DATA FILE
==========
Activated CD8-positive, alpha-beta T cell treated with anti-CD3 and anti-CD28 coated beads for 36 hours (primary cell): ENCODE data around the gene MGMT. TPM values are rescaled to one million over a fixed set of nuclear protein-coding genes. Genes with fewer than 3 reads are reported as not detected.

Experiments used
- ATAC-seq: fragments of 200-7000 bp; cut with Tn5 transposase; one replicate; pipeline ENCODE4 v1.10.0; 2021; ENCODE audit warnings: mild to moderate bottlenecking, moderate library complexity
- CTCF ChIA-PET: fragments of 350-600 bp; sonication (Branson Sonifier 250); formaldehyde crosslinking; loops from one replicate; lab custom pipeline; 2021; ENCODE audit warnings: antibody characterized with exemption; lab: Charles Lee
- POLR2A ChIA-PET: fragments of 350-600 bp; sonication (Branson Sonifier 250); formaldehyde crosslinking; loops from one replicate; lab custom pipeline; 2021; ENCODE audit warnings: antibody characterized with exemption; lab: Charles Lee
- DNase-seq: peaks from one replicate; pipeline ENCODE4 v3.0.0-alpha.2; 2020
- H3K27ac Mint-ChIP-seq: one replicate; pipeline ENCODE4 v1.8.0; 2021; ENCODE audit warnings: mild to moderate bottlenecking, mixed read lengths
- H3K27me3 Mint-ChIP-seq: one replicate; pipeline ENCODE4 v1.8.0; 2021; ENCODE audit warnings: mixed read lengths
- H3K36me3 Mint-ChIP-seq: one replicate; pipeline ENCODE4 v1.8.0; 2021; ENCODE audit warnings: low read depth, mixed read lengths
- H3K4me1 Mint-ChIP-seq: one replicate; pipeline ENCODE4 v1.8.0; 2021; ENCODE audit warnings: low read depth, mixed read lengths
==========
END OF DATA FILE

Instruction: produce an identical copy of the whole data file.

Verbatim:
Activated CD8-positive, alpha-beta T cell treated with anti-CD3 and anti-CD28 coated beads for 36 hours (primary cell): ENCODE data around the gene MGMT. TPM values are rescaled to one million over a fixed set of nuclear protein-coding genes. Genes with fewer than 3 reads are reported as not detected.

Experiments used
- ATAC-seq: fragments of 200-7000 bp; cut with Tn5 transposase; one replicate; pipeline ENCODE4 v1.10.0; 2021; ENCODE audit warnings: mild to moderate bottlenecking, moderate library complexity
- CTCF ChIA-PET: fragments of 350-600 bp; sonication (Branson Sonifier 250); formaldehyde crosslinking; loops from one replicate; lab custom pipeline; 2021; ENCODE audit warnings: antibody characterized with exemption; lab: Charles Lee
- POLR2A ChIA-PET: fragments of 350-600 bp; sonication (Branson Sonifier 250); formaldehyde crosslinking; loops from one replicate; lab custom pipeline; 2021; ENCODE audit warnings: antibody characterized with exemption; lab: Charles Lee
- DNase-seq: peaks from one replicate; pipeline ENCODE4 v3.0.0-alpha.2; 2020
- H3K27ac Mint-ChIP-seq: one replicate; pipeline ENCODE4 v1.8.0; 2021; ENCODE audit warnings: mild to moderate bottlenecking, mixed read lengths
- H3K27me3 Mint-ChIP-seq: one replicate; pipeline ENCODE4 v1.8.0; 2021; ENCODE audit warnings: mixed read lengths
- H3K36me3 Mint-ChIP-seq: one replicate; pipeline ENCODE4 v1.8.0; 2021; ENCODE audit warnings: low read depth, mixed read lengths
- H3K4me1 Mint-ChIP-seq: one replicate; pipeline ENCODE4 v1.8.0; 2021; ENCODE audit warnings: low read depth, mixed read lengths